News in South Africa 29th March:
1. SA’s Covid vaccine strategy botched:
South Africa’s ‘dismally slow’ vaccine acquisition and roll-out means the country will effectively have to rely on natural infection to reach herd immunity, with an estimated 150,000 lives lost to Covid-19 already.
This is according to health economist, Professor Alex van den Heever, chairperson of Social Security Systems Administration and Management Studies at Wits University’s School of Governance.
Speaking as a guest in a Medztalk webinar on Thursday night, Van den Heever said the government’s inefficient response to Covid-19 via a hard lockdown in March 2020 was hugely destructive to South Africa’s social and economic fabric – and failed to prevent transmission. This accelerated the country’s economic decline, halting production lines, choking incomes and forcing people to draw on their savings – with a catastrophic effect on government functions and finances in just two months – March and April.
“This was probably the worst effect you could have on an economy outside of a war,” he says.
Without Reserve Bank intervention creating liquidity by buying up government bonds in secondary markets, the government would have been left without anyone willing to lend it money.
“That’s how serious it got and how fast it happened,” he says, estimating job losses in 2020 alone at 1,5 million.
The extended tobacco and alcohol prohibitions had cost the government R35-billion in lost tax revenue, excluding losses in excise duties, VAT and other taxes, meaning it jeopardised its own financial ability to respond effectively to the coronavirus threat.
2. Ship stuck in Suez Canal freed:
A massive container ship stuck in the Suez Canal has been refloated stated maritime services provider Inchcape.
Many large container ships are already heading towards the African coast after they’ve changed direction away from the blockage in the Suez.
This morning, oil prices slumped by more than 2% following the news of the container ship being freed. Brent fell to $63 a barrel.
3. Many against Easter lockdowns:
Religious and business groups have reached the end of their patience with government’s lockdown strategies, now threatening to go to court if more restrictions are imposed over the Easter weekend.
There is no evidence that church gatherings are superspreader events and, if the government decided to “disadvantage” Easter Weekend services with new regulations, religious leaders would turn to the courts, according to the SA National Christian Forum (SANCF).
Cancelling or reducing the numbers for Easter church services this year is an insult and an attack on the Christian community, SANCF president Bishop Marothi Mashashane stated.
The liquor industry has said while they were open to the amendment of restrictions to save lives; they cannot afford, nor will they accept another ban.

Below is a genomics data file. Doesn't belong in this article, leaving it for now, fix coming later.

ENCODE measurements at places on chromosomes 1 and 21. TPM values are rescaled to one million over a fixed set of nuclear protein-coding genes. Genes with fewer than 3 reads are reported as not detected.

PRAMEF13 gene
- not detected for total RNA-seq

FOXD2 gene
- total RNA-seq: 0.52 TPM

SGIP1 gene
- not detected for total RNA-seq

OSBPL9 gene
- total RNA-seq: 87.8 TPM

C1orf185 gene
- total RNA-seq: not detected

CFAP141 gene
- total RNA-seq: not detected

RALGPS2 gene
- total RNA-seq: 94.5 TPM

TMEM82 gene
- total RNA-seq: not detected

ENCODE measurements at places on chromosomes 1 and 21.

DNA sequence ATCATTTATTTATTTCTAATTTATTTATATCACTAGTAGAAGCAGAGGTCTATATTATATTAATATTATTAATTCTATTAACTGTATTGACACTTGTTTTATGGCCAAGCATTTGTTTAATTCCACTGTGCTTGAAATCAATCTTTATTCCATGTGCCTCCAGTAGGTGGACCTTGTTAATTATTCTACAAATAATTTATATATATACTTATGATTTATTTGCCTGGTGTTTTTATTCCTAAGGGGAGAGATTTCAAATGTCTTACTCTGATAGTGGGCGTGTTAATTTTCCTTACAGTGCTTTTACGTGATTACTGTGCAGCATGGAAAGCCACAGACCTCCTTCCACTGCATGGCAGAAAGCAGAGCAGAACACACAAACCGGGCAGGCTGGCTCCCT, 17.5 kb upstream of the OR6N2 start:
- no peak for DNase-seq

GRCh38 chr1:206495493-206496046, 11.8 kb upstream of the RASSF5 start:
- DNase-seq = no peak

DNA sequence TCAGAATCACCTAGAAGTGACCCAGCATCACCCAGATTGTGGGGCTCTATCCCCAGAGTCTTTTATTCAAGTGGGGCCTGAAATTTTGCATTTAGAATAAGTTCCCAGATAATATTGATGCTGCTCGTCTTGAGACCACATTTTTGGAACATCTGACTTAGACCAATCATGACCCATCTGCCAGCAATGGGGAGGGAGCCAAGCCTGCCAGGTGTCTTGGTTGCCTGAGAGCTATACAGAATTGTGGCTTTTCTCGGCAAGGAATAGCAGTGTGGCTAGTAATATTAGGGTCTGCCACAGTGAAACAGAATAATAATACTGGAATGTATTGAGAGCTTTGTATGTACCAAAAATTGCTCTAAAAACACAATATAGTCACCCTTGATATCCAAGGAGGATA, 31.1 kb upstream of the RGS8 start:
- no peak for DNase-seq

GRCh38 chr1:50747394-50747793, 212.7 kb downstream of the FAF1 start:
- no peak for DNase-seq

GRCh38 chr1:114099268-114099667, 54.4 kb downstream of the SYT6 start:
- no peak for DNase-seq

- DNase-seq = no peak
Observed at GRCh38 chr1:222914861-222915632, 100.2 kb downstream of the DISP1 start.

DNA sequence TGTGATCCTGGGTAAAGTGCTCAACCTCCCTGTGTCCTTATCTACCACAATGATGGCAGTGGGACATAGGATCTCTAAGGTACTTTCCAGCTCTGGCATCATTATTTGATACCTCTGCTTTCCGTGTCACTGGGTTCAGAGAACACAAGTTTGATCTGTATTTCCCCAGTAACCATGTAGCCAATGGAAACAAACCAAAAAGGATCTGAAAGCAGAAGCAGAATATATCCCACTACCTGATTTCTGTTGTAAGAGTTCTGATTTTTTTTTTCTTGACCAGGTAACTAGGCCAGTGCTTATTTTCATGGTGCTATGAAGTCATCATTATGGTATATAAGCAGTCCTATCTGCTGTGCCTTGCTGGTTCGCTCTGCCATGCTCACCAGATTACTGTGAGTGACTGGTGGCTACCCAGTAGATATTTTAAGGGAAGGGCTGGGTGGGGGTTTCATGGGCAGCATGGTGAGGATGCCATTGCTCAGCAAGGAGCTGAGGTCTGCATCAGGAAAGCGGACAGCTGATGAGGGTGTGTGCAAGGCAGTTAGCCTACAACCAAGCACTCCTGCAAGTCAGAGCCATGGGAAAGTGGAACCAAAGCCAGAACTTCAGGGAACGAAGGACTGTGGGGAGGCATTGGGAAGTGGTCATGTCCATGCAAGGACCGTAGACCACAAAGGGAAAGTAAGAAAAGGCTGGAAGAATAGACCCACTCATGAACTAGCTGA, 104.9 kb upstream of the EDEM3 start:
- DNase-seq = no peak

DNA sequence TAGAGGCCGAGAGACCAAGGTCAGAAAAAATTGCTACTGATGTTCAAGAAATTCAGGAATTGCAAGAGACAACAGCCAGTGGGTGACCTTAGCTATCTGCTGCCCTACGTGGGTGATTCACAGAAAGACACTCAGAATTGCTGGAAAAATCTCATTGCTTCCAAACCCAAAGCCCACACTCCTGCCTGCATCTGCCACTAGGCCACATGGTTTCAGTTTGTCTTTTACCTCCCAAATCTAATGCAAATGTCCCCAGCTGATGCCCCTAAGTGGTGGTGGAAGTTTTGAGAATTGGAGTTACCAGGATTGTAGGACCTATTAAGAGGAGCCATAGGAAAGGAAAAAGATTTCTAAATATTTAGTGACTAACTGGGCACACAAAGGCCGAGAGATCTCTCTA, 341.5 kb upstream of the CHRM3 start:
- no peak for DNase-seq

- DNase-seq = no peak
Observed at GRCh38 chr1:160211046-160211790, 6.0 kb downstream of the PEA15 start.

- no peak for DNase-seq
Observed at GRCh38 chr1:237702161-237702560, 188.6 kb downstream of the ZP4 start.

The sector reported that it lost about R36.3 billion in revenue due to various alcohol bans.
“We will not accept a ban. We will do whatever it takes to make sure that we push back against the narrative that seeks to impose a ban on the industry when all the data that we have does not support that. So really, a ban is not something that we are going to accept. Let them try, to see how we are going to react to it.”
He pleaded with consumers to abide by existing regulations around alcohol.
“The encouragement that I have for consumers is that let them continue to respect all the laws of the country.”
4. Any ban on alcohol will kill industry:
If government decides to implement restrictions or a ban on the sale of alcohol again, it should give the industry “a rational reason for signing this veritable death warrant”, Zoleka Lisa, vice president of corporate affairs at SA Breweries said in a statement on Friday.
Lisa’s comments come in the wake of reports that Health Minister Zweli Mkhize’s advisors have recommended tighter restrictions on gatherings and liquor sales ahead of a series of upcoming public holidays, including the Easter weekend. Experts have warned that a third wave of the virus could be even deadlier than the first or the second.
“Unjust and reactive regulations will do more harm than good. So, we ask government and civil society to accept us as a partner so we can find and implement solutions to the challenges that face our society without destroying hundreds of thousands of livelihoods in the process. There is a better way, if we work together,” said Lisa.
“If our trade is restricted in the coming long weekends, our government should know that any interruption in sales, particularly on Friday and Saturday, where 50% to 60% of sales are made, will put thousands of small businesses at a serious disadvantage. Many of these small businesses, who our president deemed ‘crucial for the South African economy’, and who only just started to recover from the hardship of the 2020 bans, will not survive another wave of restrictions.”
5. Covid highlights need for NHI scheme:
The Covid-19 pandemic has made it clear that South Africa needs the National Healthcare Insurance scheme to narrow the inequality gap in access to healthcare, but many problems persist, including questions around timelines, resources, funding, and the economic disruption for companies in the sector.
The aim was to set up the fund after legislative approval and provide majority coverage by mid-2020 to 2030. Implementation was expected to occur in a phased manner.
At present, the NHI Bill has been published by the Minister of Health, approved by cabinet and is currently awaiting consideration in parliament.
While the bill will likely be passed, there are many uncertainties in terms of how it will work, what it will look like, how it will be funded and if it has a reasonable chance of achieving its goal of quality healthcare for all residents.
A few pilot projects to test its potential and the administrative planning of the NHI, such as setting up population databases, have begun.